Operating System BFS
Although previous versions of OpenInsight provided a rudimentary facility to treat Windows directories as multivalue files, OpenInsight 10 has formalized this process by providing an Operating System DataSource type (OSD). Using the OSD Basic Filing System (BFS), developers and end-users can access Windows files as OpenInsight records; each defined Windows directory is treated as an OpenInsight table.
To create an OSD BFS record, in the OI 10 IDE go to File/New/Entity, and choose "Database Components." Then select Operating System Directory DataSource, and click OK:
When defining an OSD BFS connection, you must specify the type of connection (Translated or Raw), the location of the Windows directory, and optionally the location where you would like the OpenInsight dictionary table to be created:
Most Windows text files should be accessed in translated mode; this will convert CR/LF sequences to field marks, better "mapping" the data to OpenInsight records. If, however, your data does not contain cr/lf delimited strings, is non-text, or is binary in nature, then choose "Raw Mode" instead.
You can browse for the folder you wish to map by clicking on the "â€¦" button. Note that, in almost all cases, you should specify a UNC path to the folder â€“ that way, it's available throughout your OpenInsight network installation. Using a local drive and folder, or a mapped folder name, will only be appropriate when communicating directly with Windows folders on your local PC, and that will not be accessed by any other workstation, or via CTO, O4W, and AREV64.
If you would like a dictionary table to be created for this OSD BFS connection, you must specify the location where that table should be created. You can explicitly type in a location, or click the browse button ("â€¦") to select the location.
Once you've specified the connection type, the Windows folder, and (optionally) the dictionary location, you must indicate whether you want the OSD BFS connection to just be saved but not actually attached; attached to your current instance of OpenInsight only; or attached to your current instance of OpenInsight and defined into the database template (DBT) so that it is "attached" whenever this application is opened. In most cases, attaching and defining in the DBT is the appropriate option.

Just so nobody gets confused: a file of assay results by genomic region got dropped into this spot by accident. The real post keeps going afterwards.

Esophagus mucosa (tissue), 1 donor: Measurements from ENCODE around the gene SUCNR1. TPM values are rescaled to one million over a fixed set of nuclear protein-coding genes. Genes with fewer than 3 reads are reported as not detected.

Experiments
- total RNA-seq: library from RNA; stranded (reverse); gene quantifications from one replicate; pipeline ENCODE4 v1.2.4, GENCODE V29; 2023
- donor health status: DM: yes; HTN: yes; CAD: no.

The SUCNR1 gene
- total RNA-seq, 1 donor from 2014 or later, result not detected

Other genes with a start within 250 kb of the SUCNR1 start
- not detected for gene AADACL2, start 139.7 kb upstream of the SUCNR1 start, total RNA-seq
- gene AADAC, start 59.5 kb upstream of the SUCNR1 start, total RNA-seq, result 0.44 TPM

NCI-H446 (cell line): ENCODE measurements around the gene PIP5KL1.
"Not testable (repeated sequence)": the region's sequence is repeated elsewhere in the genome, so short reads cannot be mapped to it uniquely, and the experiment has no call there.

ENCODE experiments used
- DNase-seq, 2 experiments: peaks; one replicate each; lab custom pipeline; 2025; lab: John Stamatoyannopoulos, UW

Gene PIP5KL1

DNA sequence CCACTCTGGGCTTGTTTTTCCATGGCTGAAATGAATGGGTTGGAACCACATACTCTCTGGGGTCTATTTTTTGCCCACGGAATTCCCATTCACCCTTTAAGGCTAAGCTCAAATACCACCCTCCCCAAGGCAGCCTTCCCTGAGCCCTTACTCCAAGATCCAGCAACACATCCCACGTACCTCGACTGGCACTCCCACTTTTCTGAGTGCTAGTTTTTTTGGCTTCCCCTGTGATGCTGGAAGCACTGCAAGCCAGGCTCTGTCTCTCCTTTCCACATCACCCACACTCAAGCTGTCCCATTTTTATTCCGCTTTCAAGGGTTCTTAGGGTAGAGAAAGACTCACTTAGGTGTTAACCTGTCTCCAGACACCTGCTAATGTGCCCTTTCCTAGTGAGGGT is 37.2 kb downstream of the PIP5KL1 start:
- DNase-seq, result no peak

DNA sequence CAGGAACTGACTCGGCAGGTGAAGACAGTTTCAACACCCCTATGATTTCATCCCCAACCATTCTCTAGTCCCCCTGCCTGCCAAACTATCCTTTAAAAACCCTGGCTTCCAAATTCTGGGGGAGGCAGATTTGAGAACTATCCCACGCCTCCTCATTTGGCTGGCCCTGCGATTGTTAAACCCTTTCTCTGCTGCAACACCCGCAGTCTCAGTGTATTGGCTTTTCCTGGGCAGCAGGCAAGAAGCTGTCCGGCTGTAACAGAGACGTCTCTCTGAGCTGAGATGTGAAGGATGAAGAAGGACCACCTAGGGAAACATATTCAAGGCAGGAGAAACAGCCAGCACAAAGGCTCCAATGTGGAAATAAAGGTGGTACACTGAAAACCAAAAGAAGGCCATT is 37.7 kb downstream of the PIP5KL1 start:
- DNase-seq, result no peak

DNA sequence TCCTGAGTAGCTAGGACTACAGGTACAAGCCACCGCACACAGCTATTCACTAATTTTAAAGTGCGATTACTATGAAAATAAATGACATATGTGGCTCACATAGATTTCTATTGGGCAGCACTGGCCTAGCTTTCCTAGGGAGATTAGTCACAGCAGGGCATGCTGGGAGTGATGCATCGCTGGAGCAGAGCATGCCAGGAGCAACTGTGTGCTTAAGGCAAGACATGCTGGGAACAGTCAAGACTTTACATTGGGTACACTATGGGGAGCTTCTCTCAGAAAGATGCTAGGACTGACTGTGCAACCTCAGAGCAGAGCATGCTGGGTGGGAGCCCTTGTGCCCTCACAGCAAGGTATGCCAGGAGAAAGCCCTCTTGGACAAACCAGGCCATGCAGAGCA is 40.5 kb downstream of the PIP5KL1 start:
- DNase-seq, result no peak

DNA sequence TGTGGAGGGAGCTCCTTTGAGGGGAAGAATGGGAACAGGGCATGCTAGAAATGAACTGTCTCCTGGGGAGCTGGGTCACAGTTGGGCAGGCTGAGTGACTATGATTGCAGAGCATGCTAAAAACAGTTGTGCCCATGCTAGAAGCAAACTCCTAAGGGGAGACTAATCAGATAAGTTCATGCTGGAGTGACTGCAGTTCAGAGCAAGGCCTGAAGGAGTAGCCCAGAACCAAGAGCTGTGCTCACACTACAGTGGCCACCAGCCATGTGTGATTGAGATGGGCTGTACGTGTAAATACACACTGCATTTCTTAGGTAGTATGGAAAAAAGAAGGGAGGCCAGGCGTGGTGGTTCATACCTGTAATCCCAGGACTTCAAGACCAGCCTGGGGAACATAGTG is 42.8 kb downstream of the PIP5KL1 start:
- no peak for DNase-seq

Press the SAVE button, and you will be prompted for the name to use for this connection; after entering a connection name, the connection will be saved. Note that if you enter the name of another currently-attached table, an error will be displayed and you will need to choose a different, unused, name for your connection.
At this point, you can access the Windows directory as you would an OI table. For example, if you have a Windows directory with the following contents:
We can define an OSD BFS connection that accesses that folder:
When we hit the SAVE button, we'll be prompted to enter the name of this connection â€“ the name we specify for the connection will be how we refer to this Windows folder while inside OpenInsight. For example, let's name this connection C_TEMP:
We can now access the "table" C_TEMP through any OI process â€“ for example, we can list the items:
And we can edit the records in the record editor:
Basic+ stored procedures, as well, can also access these "tables" as though they were normal OpenInsight tables, with SELECT/READ/WRITE/DELETE/etc. commands.
To modify or delete an existing OSD BFS connection, from the OI 10 IDE select File/Open/Entity, choose DataSources as the Entity Type, and choose Operating System Directory DataSource BFS Connections from the Entity Class drop-down:
Then choose the connection name you wish to edit and click OK:
You can modify the connection type and location, change how or if to attach the datasource, and save your changes; or you can choose File/Delete from the menu to delete the current OSD BFS connection.